A wolf whistle cut through the air as I strode through the group of men. I didn’t react, didn’t even feel the burn in my cheeks anymore. I felt nothing, nothing but determination as I reached the door at the end of the floor and pushed it open, climbing the stairs instead.

The ring bounced against my chest with the movement of me taking two stairs at a time to reach the next floor. Voices spilled through the cracked open door to the detectives' floor. I opened it carefully and was met with a hostile glare as one of the female detectives settled her gaze on me.

“You know where to find me, Cassidy,” she muttered, her lip curling as she turned back toward me. “Excuse me.” She pushed past, barging hard against my shoulder, making me stumble backwards as she left.

Fucking bitch…

I stepped into the detectives' room and headed for the receptionist, who turned and hurried away from me. “Detective Hernandez?”

She glanced over her shoulder with a confused look on her face. “Who?”

“Detective Hernandez. He has my brother’s case.”

“Never heard of him.”

What was she, fucking new?

“Hey, Jolly!” she called across the floor.

From a cubicle, an older guy with gray hair and his sleeves rolled up, pushed back on a wheeled chair. “What’s up?”

“This one is looking for Hernandez?”

“Hernandez?” he glanced my way, confused.

“Yes,” I said dryly. “Hernandez.”

“Dunno why you’re looking for him, but you’ll find H in the basement.”

The basement?

“Wow, the basement,” the receptionist muttered, then glanced at me. “There you go, hon.”

She took another damn step before I growled, “Ah, you want to point me in the direction?”

“Elevator,” she replied, jerking her head toward the far end of the floor. “Take it all the way to the bottom, after that, you’re on your own. I’ve never been there. Don’t know many who have.”

Great. Just fucking great.

“Thanks for nothing,” I grumbled under my breath, heading for the ancient damn elevator at the end of the floor.

The old guy just stared at me until I broke his stare. Great, Luca’s case had been shuffled again, passed from hand to damn hand like an Uno card. But no one wanted the file, no one cared about the war between us and the damn beasts anymore.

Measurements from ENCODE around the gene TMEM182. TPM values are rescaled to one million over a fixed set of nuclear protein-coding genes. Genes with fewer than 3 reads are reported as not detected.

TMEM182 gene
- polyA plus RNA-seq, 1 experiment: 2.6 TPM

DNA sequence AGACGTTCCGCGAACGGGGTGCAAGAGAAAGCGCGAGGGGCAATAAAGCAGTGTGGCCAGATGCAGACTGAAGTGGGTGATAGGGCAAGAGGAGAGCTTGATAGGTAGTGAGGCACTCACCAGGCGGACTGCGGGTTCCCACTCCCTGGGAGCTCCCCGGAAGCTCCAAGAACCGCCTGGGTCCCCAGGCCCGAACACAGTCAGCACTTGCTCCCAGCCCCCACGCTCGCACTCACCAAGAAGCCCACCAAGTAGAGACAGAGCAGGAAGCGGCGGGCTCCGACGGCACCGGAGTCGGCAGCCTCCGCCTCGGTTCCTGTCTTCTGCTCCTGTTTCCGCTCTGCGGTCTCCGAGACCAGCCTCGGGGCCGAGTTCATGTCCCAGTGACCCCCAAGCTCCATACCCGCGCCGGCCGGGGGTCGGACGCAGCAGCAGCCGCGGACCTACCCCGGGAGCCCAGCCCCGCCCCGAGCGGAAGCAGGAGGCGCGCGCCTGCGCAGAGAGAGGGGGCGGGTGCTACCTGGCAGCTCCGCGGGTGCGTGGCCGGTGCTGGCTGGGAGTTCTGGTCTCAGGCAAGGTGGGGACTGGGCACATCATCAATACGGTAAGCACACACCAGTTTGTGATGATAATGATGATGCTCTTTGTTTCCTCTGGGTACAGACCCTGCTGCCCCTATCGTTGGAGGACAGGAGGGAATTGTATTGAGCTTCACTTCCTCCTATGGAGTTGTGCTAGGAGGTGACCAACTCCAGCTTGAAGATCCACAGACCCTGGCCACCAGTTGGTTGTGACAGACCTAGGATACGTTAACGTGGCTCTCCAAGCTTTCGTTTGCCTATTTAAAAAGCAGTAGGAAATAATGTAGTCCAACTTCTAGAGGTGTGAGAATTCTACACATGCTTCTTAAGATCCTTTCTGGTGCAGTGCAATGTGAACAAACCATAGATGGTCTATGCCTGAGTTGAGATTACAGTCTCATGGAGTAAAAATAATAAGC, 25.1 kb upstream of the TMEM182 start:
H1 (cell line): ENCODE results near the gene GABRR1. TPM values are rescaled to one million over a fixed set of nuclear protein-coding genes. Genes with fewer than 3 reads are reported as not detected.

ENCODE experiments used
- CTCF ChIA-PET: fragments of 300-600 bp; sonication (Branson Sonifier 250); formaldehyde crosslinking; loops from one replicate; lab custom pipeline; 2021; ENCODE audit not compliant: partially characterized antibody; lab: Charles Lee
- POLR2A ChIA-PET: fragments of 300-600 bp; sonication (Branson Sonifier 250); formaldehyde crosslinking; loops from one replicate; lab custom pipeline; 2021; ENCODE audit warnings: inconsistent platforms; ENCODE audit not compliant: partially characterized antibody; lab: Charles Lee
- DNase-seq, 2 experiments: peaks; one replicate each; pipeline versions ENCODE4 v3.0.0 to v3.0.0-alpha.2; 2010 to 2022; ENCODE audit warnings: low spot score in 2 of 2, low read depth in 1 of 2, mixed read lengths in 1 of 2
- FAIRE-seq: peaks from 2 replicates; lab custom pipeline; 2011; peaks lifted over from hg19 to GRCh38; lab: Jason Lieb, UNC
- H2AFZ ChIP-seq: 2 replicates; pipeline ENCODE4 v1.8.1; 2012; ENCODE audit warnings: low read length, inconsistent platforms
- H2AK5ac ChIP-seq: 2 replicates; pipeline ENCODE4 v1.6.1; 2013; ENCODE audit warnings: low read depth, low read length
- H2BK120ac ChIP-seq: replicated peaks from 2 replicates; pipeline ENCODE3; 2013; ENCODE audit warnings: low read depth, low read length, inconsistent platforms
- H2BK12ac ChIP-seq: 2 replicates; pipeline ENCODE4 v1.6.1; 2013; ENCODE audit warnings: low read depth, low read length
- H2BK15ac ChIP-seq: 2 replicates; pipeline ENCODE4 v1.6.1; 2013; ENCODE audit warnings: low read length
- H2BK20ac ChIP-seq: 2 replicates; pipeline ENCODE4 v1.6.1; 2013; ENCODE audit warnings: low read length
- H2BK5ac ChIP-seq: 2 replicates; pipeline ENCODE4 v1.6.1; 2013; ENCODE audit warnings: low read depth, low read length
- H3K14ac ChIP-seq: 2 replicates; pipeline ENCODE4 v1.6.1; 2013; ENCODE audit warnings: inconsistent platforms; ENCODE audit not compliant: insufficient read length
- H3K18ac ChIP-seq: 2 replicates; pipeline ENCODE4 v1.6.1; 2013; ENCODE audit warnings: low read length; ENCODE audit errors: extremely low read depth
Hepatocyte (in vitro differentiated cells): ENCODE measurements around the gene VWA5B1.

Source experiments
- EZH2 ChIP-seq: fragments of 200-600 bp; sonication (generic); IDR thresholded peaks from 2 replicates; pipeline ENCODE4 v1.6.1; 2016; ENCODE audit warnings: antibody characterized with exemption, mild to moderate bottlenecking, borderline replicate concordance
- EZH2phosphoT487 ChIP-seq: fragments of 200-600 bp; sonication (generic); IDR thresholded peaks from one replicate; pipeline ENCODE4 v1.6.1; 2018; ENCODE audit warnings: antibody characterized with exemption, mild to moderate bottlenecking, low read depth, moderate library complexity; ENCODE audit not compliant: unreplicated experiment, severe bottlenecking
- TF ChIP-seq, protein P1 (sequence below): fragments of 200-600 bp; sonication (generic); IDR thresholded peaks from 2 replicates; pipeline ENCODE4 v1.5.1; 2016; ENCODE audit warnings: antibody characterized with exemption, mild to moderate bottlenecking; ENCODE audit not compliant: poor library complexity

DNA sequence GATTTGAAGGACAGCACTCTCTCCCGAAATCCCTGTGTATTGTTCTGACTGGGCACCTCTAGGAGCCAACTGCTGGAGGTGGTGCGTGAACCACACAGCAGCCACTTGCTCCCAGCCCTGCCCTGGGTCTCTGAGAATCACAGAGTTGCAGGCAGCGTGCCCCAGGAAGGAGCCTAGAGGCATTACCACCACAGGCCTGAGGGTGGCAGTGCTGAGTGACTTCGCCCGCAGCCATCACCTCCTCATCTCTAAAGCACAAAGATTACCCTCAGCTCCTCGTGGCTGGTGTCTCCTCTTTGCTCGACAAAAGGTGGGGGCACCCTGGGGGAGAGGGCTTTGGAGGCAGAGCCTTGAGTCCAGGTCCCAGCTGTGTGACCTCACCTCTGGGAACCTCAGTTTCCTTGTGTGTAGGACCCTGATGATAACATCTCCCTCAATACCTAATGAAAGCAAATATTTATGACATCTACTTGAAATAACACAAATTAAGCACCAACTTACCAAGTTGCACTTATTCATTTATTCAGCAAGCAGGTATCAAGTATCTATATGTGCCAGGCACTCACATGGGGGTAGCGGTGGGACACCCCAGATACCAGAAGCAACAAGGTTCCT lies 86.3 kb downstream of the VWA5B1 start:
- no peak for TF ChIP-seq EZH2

Where was the outrage?

Where was the war?

I stabbed the button for the elevator and waited for the light to disappear and the doors to open. The thing smelled like piss and Lysol, making me wince and cover my nose as I stepped inside and pressed the button for the basement.

But there was no war, not on the savage Wolves or the dangerous midnight hunters, the Vampires.

There was nothing but silence, especially from the FBI. Harlan Beneford had turned out to be just another goddamn disappointment. I lifted my gaze, catching my warped reflection in the dented wall of the elevator. But I wouldn’t be. I wouldn’t stop coming, wouldn’t give up the battle.

I wouldn’t forget revenge.

The ring sat heavy, nestled between my breasts. I didn’t want to wear it, but neither did I want to leave it behind. I wanted it with me as a reminder, or an opportunity. I shifted my gaze as the elevator's doors opened and the musty stench of the forgotten spilled in.

It was a just place for a case no one wanted.

A detective who lived in the bowels of the Crown City PD.

A sister most ignored.

I stepped out and scanned the gloom, swallowing a shiver. You’d think after hunting the streets at midnight for the past five months, I’d be used to the darkness, that I’d find some kind of solace from the night. But I didn’t. I hated it just as much as I did the night those bastards took my brother from me. Maybe after all I’d seen, I hated it a little more.

But I’d never get used to it.

Never take comfort in the darkness.

Never enjoy the silence.

Never find a moment’s peace.

Not until this was done.

The clackety-clack of an old-fashioned typewriter told me all I needed to know. I followed the sound all the way to the end of the hallway to the door with the name Hernandez on a sign hanging sideways from one corner, and knocked carefully. “Detective Hernandez? My name is Izzy, and I wanted to talk to you about my brother.”

He lifted his head…

One look and I knew it was hopeless.

A glance at the box in front of him and the Happy Retirement card, and my stomach dropped.

They hadn’t handed him my brother’s case to solve…they'd just left it down here to pass the time until they could forget about it altogether. I lifted my gaze to the decrepit detective who could barely rise from his seat, let alone bring a brood of dangerous Immortals to justice, then turned and walked out.